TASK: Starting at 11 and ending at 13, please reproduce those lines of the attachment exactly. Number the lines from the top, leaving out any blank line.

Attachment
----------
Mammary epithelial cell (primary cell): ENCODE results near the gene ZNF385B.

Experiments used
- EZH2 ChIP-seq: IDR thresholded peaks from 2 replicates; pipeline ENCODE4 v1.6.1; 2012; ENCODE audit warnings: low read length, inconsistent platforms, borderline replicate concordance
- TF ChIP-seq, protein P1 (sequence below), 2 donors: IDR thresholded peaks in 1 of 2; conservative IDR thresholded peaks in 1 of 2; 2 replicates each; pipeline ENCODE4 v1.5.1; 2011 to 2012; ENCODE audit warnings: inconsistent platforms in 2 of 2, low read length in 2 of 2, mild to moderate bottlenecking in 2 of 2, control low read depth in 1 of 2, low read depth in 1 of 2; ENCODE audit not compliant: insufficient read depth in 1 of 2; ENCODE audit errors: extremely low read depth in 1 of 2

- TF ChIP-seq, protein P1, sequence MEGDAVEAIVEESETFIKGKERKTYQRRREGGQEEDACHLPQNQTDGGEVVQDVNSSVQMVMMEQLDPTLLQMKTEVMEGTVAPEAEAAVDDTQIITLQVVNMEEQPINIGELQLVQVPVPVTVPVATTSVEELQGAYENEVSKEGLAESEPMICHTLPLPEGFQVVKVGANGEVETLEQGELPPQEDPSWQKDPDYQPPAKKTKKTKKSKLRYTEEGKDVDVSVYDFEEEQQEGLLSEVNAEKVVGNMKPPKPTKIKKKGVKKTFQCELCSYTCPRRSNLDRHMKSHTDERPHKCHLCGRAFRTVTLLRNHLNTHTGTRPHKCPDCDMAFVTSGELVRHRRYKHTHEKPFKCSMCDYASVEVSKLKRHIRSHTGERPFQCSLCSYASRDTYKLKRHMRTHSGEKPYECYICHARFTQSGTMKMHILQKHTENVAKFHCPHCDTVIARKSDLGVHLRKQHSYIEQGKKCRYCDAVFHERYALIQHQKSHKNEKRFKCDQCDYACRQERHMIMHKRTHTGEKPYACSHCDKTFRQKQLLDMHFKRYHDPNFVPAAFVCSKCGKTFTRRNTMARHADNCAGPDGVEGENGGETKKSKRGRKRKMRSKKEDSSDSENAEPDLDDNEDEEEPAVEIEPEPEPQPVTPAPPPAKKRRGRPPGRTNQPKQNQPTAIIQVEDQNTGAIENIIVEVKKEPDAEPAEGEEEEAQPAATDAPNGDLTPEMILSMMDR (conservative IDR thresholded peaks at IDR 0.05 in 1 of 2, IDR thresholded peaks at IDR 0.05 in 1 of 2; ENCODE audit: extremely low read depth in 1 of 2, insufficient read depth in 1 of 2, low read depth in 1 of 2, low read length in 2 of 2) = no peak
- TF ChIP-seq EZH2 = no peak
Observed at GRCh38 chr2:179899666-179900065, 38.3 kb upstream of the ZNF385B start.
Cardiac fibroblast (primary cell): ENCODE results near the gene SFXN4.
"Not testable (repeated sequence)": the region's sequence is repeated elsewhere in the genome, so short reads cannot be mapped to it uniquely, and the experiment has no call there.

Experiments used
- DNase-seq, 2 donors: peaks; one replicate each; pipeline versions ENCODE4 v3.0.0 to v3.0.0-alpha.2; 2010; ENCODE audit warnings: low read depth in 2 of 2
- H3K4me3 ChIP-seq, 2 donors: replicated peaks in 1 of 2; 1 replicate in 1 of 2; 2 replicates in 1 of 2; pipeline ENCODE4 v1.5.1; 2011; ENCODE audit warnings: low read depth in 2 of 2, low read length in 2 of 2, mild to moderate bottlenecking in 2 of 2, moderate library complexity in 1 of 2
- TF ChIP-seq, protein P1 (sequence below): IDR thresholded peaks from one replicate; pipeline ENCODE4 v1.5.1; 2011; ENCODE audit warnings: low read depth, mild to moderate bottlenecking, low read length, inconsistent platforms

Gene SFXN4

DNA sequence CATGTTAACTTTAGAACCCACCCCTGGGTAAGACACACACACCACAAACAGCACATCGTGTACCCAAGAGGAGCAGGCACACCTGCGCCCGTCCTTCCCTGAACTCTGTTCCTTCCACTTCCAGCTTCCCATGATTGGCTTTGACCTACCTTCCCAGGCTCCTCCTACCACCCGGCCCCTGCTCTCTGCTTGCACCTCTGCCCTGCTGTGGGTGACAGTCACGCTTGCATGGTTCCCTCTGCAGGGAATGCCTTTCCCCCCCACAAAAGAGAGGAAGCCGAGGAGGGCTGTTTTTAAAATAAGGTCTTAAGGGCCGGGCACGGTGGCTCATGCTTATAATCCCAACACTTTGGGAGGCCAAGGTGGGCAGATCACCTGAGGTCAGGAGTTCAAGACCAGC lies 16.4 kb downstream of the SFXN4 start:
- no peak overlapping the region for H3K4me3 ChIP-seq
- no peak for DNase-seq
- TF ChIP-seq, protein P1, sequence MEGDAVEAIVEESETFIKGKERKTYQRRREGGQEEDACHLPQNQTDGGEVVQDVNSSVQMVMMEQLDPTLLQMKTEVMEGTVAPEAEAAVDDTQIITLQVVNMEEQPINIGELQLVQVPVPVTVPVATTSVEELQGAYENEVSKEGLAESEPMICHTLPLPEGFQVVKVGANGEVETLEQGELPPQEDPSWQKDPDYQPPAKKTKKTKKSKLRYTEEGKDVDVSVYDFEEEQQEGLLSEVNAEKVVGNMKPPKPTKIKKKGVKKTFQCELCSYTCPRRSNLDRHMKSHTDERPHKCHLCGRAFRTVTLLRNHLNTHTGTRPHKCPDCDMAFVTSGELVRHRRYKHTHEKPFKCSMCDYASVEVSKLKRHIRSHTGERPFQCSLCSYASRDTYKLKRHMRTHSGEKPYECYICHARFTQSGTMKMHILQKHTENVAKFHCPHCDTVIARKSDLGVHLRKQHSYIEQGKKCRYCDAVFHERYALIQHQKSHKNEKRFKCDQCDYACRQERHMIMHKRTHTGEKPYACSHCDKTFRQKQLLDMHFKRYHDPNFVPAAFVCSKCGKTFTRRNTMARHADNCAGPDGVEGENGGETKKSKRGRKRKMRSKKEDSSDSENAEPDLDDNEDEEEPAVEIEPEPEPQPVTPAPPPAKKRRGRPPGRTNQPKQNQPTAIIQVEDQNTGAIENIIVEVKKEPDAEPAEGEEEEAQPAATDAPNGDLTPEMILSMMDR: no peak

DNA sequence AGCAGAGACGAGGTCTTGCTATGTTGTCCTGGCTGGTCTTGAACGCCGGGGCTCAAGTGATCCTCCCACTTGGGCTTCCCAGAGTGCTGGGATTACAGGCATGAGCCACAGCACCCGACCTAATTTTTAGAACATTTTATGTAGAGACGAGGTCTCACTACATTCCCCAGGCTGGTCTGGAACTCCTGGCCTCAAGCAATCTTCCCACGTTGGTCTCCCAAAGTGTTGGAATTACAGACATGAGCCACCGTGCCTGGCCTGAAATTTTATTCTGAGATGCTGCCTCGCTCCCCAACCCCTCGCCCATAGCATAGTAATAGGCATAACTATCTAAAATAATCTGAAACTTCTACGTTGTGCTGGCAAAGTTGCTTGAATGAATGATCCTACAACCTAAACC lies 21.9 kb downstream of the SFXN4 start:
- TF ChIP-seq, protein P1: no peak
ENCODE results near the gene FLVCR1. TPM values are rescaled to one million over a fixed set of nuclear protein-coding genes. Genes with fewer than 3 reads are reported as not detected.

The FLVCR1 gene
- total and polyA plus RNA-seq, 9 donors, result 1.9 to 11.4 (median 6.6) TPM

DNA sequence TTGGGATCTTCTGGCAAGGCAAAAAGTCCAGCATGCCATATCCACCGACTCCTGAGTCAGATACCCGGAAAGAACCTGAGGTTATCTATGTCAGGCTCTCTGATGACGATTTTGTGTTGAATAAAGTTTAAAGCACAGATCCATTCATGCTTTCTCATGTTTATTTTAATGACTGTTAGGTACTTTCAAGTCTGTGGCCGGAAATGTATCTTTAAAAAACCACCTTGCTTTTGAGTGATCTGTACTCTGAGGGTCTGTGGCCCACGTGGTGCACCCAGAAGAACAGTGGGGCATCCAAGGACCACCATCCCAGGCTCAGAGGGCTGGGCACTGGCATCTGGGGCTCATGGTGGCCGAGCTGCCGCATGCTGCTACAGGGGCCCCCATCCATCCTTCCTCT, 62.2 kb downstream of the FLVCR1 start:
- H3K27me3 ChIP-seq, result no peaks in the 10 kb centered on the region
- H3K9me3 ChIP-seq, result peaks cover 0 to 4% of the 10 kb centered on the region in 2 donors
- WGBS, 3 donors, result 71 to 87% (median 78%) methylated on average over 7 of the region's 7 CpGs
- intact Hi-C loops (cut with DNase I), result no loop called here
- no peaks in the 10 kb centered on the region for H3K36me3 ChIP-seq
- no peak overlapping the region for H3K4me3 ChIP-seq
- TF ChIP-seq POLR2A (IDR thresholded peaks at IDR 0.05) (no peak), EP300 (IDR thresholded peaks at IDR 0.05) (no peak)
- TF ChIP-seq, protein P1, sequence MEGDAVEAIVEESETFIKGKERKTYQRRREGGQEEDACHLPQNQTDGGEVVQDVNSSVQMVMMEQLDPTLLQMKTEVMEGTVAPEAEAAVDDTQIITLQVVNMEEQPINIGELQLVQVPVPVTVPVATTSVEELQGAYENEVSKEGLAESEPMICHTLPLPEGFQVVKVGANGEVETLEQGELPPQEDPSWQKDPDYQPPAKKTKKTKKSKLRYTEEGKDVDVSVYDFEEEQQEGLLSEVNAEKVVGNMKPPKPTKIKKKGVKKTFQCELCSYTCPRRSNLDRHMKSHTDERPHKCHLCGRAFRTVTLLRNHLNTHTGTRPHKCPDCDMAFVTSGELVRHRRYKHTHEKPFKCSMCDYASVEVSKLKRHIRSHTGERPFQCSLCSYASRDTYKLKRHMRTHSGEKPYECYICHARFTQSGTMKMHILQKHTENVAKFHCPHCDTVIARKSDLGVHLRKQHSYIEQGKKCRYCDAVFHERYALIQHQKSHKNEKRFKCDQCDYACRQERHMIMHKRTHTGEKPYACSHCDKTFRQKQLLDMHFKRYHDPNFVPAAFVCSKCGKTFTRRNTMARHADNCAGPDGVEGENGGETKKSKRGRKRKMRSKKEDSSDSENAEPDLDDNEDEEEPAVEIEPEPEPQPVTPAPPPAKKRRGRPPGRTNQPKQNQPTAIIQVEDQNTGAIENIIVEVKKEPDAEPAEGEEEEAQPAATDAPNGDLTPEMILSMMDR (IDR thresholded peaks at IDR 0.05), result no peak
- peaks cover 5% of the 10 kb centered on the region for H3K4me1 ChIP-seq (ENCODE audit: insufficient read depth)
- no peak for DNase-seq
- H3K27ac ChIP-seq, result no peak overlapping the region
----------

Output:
- DNase-seq, 2 donors: peaks; one replicate each; pipeline versions ENCODE4 v3.0.0 to v3.0.0-alpha.2; 2010; ENCODE audit warnings: low read depth in 2 of 2
- H3K4me3 ChIP-seq, 2 donors: replicated peaks in 1 of 2; 1 replicate in 1 of 2; 2 replicates in 1 of 2; pipeline ENCODE4 v1.5.1; 2011; ENCODE audit warnings: low read depth in 2 of 2, low read length in 2 of 2, mild to moderate bottlenecking in 2 of 2, moderate library complexity in 1 of 2
- TF ChIP-seq, protein P1 (sequence below): IDR thresholded peaks from one replicate; pipeline ENCODE4 v1.5.1; 2011; ENCODE audit warnings: low read depth, mild to moderate bottlenecking, low read length, inconsistent platforms